Latest: 'China spots large object in southern corridor'

“It probably was a serious event and the flight crew was occupied with controlling the plane and trying to fight the fire. Aviate, navigate, and lastly, communicate is the mantra in such situations,” Goodfollow wrote.

 

“If something happens, you don’t want to be thinking about what are you going to do–you already know what you are going to do,” he added.

“What I think happened is the flight crew was overcome by smoke and the plane continued on the heading, probably on autopilot until it ran out of fuel or the fire destroyed the control surfaces and it crashed.”

Of the search, which has now extended from the Kuala Lumpur Beijing flight path to the coast of Australia, he said: “you will find it along that route–looking elsewhere is pointless.”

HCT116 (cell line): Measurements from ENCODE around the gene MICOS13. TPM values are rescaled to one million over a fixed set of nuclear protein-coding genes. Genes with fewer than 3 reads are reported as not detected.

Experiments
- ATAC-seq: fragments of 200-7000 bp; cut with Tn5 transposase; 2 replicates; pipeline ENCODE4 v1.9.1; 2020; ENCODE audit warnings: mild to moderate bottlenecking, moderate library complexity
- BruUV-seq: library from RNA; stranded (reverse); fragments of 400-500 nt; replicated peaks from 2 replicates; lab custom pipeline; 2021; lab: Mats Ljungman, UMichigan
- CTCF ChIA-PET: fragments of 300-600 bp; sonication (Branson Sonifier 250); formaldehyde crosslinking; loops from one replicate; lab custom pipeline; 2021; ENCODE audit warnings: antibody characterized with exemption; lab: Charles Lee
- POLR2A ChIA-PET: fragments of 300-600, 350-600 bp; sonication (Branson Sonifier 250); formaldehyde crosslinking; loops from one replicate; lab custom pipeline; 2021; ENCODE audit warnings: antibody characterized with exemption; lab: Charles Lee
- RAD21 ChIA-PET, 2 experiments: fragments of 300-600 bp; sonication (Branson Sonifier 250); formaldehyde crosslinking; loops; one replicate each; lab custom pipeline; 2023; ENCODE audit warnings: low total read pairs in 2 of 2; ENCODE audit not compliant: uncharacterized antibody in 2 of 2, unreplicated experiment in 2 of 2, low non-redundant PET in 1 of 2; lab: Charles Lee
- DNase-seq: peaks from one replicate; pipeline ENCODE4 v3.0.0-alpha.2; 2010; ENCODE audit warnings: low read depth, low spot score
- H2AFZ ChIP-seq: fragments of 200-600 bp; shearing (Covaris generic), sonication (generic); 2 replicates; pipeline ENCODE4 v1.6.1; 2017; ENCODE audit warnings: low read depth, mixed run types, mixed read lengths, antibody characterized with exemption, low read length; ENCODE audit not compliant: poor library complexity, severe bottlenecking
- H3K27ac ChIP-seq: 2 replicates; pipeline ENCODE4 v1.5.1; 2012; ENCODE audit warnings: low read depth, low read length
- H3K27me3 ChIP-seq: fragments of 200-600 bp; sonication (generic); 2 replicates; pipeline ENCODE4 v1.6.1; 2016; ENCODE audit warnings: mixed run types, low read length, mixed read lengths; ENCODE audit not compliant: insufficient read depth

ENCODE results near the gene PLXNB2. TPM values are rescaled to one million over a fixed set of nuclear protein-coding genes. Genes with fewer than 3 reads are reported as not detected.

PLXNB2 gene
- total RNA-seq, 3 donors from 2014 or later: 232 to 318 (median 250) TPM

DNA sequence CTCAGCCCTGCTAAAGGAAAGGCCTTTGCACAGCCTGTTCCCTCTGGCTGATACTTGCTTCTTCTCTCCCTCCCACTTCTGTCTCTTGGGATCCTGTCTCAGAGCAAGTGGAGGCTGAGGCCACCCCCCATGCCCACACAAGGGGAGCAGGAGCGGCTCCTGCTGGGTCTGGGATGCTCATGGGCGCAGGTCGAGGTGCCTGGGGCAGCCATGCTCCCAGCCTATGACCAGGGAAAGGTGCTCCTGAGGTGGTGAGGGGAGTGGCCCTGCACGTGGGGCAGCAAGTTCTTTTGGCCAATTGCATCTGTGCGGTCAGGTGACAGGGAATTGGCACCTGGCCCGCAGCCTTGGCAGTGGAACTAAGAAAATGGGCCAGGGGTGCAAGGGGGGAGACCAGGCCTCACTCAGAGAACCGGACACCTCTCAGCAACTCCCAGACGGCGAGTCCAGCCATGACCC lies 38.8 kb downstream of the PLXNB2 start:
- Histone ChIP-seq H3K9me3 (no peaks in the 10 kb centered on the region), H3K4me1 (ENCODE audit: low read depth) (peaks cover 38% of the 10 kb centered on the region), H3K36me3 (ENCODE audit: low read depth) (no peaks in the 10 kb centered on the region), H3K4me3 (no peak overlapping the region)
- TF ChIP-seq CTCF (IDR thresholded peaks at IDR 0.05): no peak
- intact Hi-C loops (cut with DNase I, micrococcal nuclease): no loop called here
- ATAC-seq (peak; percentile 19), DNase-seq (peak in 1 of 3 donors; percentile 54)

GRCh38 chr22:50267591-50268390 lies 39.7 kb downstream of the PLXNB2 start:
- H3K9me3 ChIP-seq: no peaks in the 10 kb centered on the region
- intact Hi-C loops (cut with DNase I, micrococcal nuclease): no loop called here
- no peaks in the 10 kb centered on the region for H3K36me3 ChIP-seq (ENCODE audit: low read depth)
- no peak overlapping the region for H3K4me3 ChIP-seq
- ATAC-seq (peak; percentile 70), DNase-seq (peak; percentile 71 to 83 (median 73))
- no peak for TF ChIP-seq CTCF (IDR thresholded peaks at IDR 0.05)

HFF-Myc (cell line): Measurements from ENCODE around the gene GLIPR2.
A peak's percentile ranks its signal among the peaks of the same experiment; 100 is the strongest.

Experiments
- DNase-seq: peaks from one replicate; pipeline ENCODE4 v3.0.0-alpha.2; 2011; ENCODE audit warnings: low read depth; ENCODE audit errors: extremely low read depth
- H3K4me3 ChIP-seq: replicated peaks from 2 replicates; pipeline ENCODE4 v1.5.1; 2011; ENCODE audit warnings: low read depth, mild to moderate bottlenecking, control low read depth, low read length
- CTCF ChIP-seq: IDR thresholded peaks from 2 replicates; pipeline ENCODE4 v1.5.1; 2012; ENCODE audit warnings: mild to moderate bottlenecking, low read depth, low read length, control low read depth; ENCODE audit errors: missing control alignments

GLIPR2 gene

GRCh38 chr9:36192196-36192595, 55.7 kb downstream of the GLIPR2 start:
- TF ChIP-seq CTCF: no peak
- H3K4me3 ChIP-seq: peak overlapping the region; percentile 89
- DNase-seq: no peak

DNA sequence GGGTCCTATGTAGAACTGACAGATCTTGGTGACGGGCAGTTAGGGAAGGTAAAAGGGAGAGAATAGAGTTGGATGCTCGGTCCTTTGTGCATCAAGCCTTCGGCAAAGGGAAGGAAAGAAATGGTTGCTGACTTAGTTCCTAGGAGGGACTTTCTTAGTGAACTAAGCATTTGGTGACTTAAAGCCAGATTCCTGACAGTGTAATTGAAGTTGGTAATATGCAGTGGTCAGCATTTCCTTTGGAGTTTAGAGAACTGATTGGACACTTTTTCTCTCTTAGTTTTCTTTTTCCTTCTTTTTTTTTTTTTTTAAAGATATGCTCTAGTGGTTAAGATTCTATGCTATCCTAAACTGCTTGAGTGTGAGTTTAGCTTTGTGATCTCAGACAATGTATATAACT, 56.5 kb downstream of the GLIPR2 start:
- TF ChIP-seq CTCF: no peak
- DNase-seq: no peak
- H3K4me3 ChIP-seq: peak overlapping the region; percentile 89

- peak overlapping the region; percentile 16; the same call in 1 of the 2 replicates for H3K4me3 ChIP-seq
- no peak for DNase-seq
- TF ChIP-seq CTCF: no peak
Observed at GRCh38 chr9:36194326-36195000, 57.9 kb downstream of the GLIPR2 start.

He also disregards speculation that the plane was hijacked, and alleges it would have been acceptable for a pilot to ascend to 45,000 feet to quell a fire by sinking to the lowest level of oxygen at which a plane could continue to stay airborne. He adds that reports that it dropped to 25,000 could have been generated by a stall.

“The pilot may even have been diving to extinguish flames,” he claimed.

“A hijacking would not have made that deliberate left turn with a direct heading for Langkawi. It probably would have weaved around a bit until the hijackers decided where they were taking it.”